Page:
– Tim Lincecum dominated Albert Pujols and the rest of the Cardinals
with a two-hit shutout on Monday. Now St. Louis will try to even up the
series with Chris Carpenter on the mound. Carpenter has lost two of his
last three starts with the Cardinals’ offense struggling, but he still
hasn’t allowed more than three runs in a start this season. He’s 5-2
with a 1.78 ERA. 302-game winner Randy Johnson will get the ball for
the Giants. The Cardinals are one of three teams against which he has a
losing record over the course of at least a dozen starts. The Yankees
and Mets are the other two. Albert Pujols is 9-for-21 with three homers
and three doubles off him, giving him a .429/.478/1.000 line.
– John Smoltz will look to bounce back from a rough Boston debut
when he faces the Orioles in Baltimore. Smoltz showed pretty good stuff
last week, but he gave up five runs over five innings in a loss to the
Nationals. The Orioles will counter with Rich Hill as they try to avoid
what would be a ninth straight loss to the Red Sox at Camden Yards.
Hill is 3-2 with a 6.03 ERA in eight starts.
– While the Red Sox have been remarkably solid, they’re not opening
up any wider of a lead in the AL East. The Yankees will go for their
sixth straight win tonight at home against the Mariners. It will be a
matchup of relievers-turned-starters Brandon Morrow and Joba
Chamberlain. Also, the Rays will go for their seventh straight victory
versus the team the recently overtook for third place in the East, the
Blue Jays. The AL East currently boasts the teams with the first,
second, fifth and seventh best records in the AL.
Game of the Night
Colorado vs. L.A. Dodgers – The two teams played what was probably
Monday’s game of the night, with the Dodgers winning on an Andre Ethier
walkoff homer on the 13th. Tonight’s game will feature a pair of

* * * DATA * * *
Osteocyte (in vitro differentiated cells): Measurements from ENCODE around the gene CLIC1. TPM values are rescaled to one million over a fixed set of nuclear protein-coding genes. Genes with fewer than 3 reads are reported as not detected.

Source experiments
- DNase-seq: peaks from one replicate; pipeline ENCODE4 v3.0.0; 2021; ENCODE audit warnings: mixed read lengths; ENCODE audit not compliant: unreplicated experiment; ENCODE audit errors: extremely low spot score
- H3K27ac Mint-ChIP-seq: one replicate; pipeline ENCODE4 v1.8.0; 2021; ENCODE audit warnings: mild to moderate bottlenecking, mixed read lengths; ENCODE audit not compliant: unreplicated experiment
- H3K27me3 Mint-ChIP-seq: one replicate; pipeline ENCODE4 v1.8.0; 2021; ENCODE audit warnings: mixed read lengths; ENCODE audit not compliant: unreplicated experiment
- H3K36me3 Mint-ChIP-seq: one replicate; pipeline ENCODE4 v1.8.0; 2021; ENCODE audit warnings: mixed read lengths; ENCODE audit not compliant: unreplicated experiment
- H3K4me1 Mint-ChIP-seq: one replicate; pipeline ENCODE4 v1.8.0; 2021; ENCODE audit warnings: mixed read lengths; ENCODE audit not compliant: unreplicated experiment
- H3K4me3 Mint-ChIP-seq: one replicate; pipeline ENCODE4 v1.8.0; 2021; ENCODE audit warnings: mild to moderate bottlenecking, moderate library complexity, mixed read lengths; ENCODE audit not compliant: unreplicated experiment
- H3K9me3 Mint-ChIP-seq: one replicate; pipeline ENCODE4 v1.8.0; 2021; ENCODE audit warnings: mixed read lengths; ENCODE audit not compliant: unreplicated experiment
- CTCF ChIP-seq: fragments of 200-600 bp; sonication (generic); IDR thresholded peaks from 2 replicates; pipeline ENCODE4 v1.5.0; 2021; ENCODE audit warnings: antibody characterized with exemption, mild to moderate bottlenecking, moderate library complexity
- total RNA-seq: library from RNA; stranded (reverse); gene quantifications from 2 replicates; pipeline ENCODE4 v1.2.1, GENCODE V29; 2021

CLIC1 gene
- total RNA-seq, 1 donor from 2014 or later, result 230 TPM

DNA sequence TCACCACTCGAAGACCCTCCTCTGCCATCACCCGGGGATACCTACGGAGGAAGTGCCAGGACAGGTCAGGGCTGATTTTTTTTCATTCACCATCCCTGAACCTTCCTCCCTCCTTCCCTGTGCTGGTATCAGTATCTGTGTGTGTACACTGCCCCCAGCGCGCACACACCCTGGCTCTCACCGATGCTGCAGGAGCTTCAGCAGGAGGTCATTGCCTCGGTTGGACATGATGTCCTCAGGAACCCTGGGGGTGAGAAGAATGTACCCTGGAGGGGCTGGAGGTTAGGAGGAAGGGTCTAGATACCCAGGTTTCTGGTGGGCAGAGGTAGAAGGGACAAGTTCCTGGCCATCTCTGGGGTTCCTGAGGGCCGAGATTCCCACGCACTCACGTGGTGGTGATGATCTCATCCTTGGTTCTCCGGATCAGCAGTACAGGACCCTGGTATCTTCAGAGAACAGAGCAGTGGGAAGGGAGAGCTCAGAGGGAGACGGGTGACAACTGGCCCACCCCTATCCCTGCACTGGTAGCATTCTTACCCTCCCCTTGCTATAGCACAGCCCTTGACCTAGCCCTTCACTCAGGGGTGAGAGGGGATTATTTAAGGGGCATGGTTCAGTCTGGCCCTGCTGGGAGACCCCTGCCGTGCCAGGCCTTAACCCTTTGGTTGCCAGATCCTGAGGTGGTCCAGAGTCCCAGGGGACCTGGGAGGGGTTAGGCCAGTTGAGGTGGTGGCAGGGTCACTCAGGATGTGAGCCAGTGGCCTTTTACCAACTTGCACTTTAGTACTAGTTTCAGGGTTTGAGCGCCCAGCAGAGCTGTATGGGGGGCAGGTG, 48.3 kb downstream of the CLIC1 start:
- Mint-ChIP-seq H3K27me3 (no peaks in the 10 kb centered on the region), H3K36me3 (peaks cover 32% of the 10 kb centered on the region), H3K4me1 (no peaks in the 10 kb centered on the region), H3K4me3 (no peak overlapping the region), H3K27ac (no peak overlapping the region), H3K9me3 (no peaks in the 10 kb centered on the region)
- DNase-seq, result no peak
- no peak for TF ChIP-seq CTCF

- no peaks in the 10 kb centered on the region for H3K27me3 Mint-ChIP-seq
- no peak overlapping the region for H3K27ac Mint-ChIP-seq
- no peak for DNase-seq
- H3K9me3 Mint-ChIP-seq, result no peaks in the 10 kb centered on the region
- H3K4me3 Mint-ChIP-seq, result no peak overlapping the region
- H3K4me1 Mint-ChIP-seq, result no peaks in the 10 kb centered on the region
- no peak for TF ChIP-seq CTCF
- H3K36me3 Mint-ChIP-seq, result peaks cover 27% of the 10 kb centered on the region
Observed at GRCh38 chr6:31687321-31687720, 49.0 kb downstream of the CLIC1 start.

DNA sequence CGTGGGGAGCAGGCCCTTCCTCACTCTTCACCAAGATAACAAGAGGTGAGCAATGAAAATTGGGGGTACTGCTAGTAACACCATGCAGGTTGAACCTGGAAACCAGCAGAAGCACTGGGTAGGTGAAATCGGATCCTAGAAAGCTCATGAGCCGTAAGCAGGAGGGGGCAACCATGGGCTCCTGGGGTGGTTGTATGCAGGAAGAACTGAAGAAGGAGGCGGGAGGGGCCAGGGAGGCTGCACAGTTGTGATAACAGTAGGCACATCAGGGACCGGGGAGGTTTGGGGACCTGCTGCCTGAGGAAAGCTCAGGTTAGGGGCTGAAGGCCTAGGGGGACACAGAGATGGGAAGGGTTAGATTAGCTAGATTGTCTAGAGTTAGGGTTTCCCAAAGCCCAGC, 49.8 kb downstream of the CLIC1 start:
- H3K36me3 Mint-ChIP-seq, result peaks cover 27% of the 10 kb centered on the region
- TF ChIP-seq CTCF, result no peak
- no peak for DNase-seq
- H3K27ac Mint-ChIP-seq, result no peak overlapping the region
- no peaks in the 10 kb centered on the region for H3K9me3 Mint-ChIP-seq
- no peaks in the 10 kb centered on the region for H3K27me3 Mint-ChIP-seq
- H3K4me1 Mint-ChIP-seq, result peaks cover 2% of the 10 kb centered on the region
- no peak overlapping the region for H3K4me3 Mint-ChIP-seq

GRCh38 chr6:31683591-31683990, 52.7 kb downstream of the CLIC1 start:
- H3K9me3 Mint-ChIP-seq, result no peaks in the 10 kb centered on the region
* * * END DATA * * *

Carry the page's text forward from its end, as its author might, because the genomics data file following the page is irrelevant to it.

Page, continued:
starters trying to become the NL’s first to 10 victories (unless Johan
Santana, in a game being played two hours earlier, beats them to it).
Jason Marquis is 9-5 with a 4.22 ERA. He beat the Dodgers in his
previous start against the team this year, throwing 7 1/3 innings of
three-run ball back on April 26. Chad Billingsley is 9-3 with a 3.10
ERA. He’s also 1-0 against his opponent tonight, as he beat Aaron Cook
by allowing three runs in six innings on April 18.
Mark Buehrle last pitched in 2015, for the Toronto Blue Jays. He was still pretty effective and toyed with the idea of pitching last season, but he never signed anywhere and is, for all intents and purposes, retired.
Now at least his number will be retired officially. It will be done by the club for which he had the most success and with which he is, obviously, most associated:
Buehrle pitched for the White Sox for 12 years. He was the model of consistency and durability in Chicago, logging over 200 innings a season in every single season but his rookie year, when he was primarily a reliever. He was a solid defender, a multi-time All-Star, tossed a perfect game in 2009 and helped the Chisox to their first World Series title in 88 years in 2005.
He was also one of baseball’s fastest workers, so I’m going to assume that, in his honor, the number retirement ceremony will last, like, a minute 20, after which everyone can get on with their dang day.
Terry Francona just won the American League pennant, the Manager of the Year Award and his Cleveland Indians will likely be among the favorites to win it all in 2017. Between that and his 17-year track record as one of the best managers in the business, he will have a job, somewhere, for as long as he wants one.
He said yesterday, however, that his body will likely limit how long he manages:
“It gets harder and harder physically. It really does. It takes me longer to recharge every year . . . I’ve had a lot of surgeries, a lot of health problems. It just takes a toll on you. I love [the game of baseball]. I really do, but I can’t see myself doing something else. But there is going to come a day when I feel like I’m shortchanging the team or the organization. That’s not fair.
“Even now, during batting practice, I’ll come in and get off my feet a little bit. I think everybody understands. But when there comes a day when it gets in the way, I’m going to have to pull back, and it’s not because I don’t love managing. You have to have a certain amount of energy to do this job right.”
Francona experienced some chest pains and had an elevated heart rate that caused him to leave a game early last season. In 2005 a similar episode caused him to miss three games while managing the Red Sox. He also has a history of embolisms and blood clots, some of which have hospitalized him.
With multiple World Series rings there isn’t much more in baseball that Francona can accomplish, but here’s hoping he sticks around and accomplishes a lot more before he trades in his baseball spikes for golf spikes and calls it a career.